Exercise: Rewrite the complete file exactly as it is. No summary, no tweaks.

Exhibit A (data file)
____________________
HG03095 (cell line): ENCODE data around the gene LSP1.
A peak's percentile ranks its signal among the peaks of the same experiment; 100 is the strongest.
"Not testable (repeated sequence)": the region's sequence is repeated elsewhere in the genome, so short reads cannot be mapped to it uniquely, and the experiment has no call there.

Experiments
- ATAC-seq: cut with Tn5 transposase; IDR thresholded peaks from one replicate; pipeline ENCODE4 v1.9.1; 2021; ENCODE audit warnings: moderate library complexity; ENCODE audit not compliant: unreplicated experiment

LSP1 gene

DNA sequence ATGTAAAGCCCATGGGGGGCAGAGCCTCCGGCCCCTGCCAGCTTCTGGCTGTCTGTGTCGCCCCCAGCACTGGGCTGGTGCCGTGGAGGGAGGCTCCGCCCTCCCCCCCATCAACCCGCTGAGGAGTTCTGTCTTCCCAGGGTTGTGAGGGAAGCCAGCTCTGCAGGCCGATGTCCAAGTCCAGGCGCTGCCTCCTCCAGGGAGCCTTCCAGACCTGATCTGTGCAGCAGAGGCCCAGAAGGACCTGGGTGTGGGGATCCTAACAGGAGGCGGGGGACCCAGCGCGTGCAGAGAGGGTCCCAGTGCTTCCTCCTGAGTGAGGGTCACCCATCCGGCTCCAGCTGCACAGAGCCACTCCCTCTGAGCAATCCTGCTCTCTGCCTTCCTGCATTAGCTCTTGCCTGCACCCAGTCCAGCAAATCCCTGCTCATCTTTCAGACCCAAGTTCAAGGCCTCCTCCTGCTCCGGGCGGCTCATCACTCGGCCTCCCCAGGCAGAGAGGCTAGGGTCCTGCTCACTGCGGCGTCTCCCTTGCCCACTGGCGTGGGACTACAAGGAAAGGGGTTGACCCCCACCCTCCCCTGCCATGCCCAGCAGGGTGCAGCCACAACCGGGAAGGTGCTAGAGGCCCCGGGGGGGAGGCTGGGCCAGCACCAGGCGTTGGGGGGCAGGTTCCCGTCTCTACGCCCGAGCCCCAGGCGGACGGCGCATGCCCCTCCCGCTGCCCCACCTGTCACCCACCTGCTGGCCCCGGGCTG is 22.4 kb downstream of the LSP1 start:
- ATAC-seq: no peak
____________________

HG03095 (cell line): ENCODE data around the gene LSP1.
A peak's percentile ranks its signal among the peaks of the same experiment; 100 is the strongest.
"Not testable (repeated sequence)": the region's sequence is repeated elsewhere in the genome, so short reads cannot be mapped to it uniquely, and the experiment has no call there.

Experiments
- ATAC-seq: cut with Tn5 transposase; IDR thresholded peaks from one replicate; pipeline ENCODE4 v1.9.1; 2021; ENCODE audit warnings: moderate library complexity; ENCODE audit not compliant: unreplicated experiment

LSP1 gene

DNA sequence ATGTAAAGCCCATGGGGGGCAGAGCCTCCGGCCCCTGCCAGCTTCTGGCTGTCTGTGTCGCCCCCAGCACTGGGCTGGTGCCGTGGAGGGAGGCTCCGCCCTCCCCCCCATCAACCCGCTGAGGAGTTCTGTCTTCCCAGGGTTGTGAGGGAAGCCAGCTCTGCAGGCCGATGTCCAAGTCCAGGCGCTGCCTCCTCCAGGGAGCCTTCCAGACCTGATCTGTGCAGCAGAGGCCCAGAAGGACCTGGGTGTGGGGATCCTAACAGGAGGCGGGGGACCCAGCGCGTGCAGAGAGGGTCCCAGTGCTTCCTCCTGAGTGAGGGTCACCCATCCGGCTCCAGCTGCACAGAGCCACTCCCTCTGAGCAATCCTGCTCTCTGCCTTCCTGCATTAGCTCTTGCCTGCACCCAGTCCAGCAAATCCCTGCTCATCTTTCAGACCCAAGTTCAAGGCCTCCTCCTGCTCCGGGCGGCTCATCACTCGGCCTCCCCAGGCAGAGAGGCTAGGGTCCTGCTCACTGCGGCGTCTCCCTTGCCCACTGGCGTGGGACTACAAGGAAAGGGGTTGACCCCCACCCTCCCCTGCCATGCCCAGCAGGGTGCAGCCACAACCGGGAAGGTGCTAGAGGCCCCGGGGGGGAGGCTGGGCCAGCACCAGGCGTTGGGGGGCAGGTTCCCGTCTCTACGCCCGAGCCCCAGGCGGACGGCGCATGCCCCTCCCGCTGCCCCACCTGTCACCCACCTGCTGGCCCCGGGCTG is 22.4 kb downstream of the LSP1 start:
- ATAC-seq: no peak